The Underworld of Lesser Degrees by Daniel Y. Harris is a post-digital and post-human literary oeuvre whose vortices are replete with the language of kabbalah, alchemy, holy writ and the nuances of digital technology and social media. In illuminating a wide array of literary styles and varied poesis, The Underworld of Lesser Degrees balances an amalgam between nihilism and transcendentalism by burrowing through the minutiae of self and identity to conjure the image of a post-human self as an inventor, engraving tropes of originality from the littered density of the literary canon. The book scrapes the periphery of form and style, but not to extol a certain impossible obscurity, futility, abstraction, disdain, flippancy, or the realpolitik of viral media. Technology and hyperreality meet Judaic midrash and biblical exegesis in stanzas which seek to create a human being from the refuse of bandwidth. The Underworld of Lesser Degrees quests for a new spiritus, geist and religious ethos for the 21st century.
Ezra Pound valued "melopoeia" as an aspect of poetry that charges words with a musicality that extends language beyond normal meanings. Daniel Y. Harris' extraordinarily capacious The Underworld of Lesser Degrees brought me the pleasures of a music that is so delightful in its soundings—"such gorgeous nonsense"—that even if the poems were written in a foreign language I would have fallen in love with a text of "haloed dementia" that "escapes from handcuffs" of conventional lyrics. Beyond the text's sonic extravagance, Daniel Y. Harris is the "perfect mentor to lead us below up" in poetry that takes amazing risks in its willingness to showcase the writer's unprecedented range of tones and subjects (Yahweh, Allah, fetishism, pianos, pastrami sandwiches, forks, baseball, simplicity, chemical equations, and shit), massive knowledge base of secular and sacred literature (Kafka, Bloom, Nietzsche, Rimbaud, and Sartre), and scientific discourse. Daniel Y. Harris is among our most under-acknowledged major poets.
—Daniel Morris, Professor of English, Purdue University and author of Lyric Encounter: Essays on American Poetry from Lazarus and Frost to Ortiz Cofer
Daniel Y. Harris' The Underworld of Lesser Degrees is a regal feast of incisive signification. This rich and extensive collection of masterfully crafted poems roams uninhibitedly from the noxious to the sublime, all the while pressing and muscling toward the ultimate frontiers of both vision and language. Harris might be described as one of our new breed of urban imagists, fearless in his deployment of nuance and astonishing in his opening of alternate universes of meaning and experience.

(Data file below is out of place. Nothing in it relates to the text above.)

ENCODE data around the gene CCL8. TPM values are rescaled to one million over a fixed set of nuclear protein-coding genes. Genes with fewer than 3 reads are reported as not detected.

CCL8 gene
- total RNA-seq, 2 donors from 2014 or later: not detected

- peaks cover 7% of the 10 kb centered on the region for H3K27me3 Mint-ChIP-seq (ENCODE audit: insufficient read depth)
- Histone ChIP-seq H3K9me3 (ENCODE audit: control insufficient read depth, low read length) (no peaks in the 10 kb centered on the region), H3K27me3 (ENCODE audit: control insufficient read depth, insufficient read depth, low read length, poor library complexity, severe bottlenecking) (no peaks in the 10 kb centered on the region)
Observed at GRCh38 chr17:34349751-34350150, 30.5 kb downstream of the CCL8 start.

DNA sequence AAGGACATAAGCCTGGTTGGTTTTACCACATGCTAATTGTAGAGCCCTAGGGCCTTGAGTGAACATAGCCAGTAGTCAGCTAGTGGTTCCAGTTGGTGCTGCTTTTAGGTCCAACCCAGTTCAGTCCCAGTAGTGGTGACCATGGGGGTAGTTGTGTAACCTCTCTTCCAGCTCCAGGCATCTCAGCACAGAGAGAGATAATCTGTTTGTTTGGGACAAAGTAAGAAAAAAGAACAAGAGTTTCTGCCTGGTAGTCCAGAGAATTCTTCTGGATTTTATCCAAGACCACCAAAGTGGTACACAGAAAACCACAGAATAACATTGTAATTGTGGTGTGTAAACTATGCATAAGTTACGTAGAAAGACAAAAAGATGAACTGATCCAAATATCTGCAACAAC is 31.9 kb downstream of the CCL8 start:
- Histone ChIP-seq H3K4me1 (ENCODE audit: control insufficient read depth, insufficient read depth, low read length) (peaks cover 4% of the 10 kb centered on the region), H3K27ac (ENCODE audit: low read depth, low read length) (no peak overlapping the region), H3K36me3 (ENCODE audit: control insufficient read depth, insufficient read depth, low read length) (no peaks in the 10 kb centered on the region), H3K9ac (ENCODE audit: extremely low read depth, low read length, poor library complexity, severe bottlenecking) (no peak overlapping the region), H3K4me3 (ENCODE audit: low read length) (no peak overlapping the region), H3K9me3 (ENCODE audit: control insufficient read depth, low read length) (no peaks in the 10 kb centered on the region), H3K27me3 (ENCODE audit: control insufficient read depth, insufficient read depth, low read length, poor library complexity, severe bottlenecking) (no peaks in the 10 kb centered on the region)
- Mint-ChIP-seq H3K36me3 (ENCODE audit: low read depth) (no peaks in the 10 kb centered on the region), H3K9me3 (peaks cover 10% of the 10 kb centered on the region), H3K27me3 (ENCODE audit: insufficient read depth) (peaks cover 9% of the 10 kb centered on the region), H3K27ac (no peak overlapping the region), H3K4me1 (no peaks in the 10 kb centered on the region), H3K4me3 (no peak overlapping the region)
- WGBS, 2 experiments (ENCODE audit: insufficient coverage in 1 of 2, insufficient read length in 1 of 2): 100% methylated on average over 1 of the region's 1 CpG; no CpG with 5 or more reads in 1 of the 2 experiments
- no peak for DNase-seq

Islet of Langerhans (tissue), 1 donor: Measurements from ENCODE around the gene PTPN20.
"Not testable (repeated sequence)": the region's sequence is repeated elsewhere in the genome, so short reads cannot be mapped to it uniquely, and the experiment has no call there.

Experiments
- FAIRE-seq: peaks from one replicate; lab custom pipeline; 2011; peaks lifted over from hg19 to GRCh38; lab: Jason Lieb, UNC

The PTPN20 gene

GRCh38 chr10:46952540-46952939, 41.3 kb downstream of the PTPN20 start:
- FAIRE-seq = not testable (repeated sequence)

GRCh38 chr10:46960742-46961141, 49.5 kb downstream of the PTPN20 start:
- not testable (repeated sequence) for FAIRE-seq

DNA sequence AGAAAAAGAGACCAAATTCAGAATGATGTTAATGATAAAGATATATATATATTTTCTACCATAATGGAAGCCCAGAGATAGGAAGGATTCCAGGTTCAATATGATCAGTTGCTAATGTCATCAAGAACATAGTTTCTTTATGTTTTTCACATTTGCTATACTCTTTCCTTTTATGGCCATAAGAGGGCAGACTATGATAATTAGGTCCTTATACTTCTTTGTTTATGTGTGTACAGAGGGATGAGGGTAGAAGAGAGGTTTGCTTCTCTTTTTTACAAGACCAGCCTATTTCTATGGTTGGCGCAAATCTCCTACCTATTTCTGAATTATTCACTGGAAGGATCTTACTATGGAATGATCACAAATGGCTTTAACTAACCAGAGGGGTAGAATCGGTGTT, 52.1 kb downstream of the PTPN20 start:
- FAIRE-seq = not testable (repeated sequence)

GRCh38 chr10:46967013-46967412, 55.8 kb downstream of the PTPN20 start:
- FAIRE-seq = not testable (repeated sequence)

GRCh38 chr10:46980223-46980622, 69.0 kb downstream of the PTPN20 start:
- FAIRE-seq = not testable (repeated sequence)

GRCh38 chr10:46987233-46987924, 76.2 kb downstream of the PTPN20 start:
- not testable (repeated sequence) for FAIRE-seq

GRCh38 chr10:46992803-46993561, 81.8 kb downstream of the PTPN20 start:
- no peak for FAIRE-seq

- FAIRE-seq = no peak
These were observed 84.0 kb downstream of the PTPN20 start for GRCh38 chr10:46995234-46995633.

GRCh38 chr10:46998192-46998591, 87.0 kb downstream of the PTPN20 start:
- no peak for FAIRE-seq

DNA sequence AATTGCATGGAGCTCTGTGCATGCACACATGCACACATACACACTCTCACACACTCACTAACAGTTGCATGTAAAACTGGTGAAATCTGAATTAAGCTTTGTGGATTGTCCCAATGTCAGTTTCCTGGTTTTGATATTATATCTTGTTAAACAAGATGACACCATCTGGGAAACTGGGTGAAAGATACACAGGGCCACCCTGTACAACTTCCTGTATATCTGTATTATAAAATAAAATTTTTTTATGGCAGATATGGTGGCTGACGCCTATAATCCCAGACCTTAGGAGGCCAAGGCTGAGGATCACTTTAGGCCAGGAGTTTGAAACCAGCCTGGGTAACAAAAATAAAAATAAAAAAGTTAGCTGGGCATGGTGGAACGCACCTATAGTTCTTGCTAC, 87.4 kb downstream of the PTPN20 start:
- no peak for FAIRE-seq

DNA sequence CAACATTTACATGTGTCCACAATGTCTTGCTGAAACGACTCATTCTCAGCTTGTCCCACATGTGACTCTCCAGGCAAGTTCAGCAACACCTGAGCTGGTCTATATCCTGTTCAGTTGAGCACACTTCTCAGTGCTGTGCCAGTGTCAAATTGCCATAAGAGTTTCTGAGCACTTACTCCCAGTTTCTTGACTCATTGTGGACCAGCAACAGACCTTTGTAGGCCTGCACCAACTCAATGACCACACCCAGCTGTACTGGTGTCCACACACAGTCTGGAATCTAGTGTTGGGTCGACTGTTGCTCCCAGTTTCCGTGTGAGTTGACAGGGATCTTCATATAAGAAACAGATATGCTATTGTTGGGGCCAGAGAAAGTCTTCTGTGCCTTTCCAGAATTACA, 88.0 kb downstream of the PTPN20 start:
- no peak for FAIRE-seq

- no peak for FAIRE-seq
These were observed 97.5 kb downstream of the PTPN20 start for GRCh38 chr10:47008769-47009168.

—Carl Raschke, Professor of Religious Studies, University of Denver and author of Fire and Roses: Postmodernity and the Thought of the Body
This is the real avant garde, involving not the inane simplicity of unfamiliar patterns, but bringing to bear the full intellect, passion, and scholarship of which great work is capable. Daniel Y. Harris draws on Greek and Judaic mythologies, along with our latest technological discoveries and the media driven madness of today's world, to create a seamless vision of hope and Hell guarded by "the skull lice of ruined saints," from baseball to a World War II bunker in one impregnably cemented ecosystem of the mind.
—Jared Smith, author of To The Dark Angels
The Underworld of Lesser Degrees may be the first healthy literary baby of the digital age, formed as it is by a laser-like bombardment of disparate intelligences from prehistory through biblical times into, even, the theoretical future. The verbal hypertext of language, symbol, and alchemy—of beautifully assembled complex interchanges—pulsing here defies easy comprehension but exudes the light of brilliance for all who wish to see.
—Gordon Massman, author of Love, Death and 0.174
Daniel Y. Harris is a surrealist theologian, a Jewish mystic, a fantasist and above all else a poet of the unknown. The Underworld of Lesser Degrees is populated by an ingenious and undeniably ghastly array of imaginary demons, ghosts, angels, animals and other creatures who curse and sing to each other between these intertextual poems. In the same way their creator casts his literary spell around his readers, enticing them to share his occult dreams. These risky and at times risqué texts bear witness to the precocious talents of a magical and restless writer willing to guide us all into the terrible and enticing dark that surrounds us.
—Rupert M. Loydell, Senior Lecturer in English, Falmouth University and Editor of Stride in England, is the author of Ballads of the Alone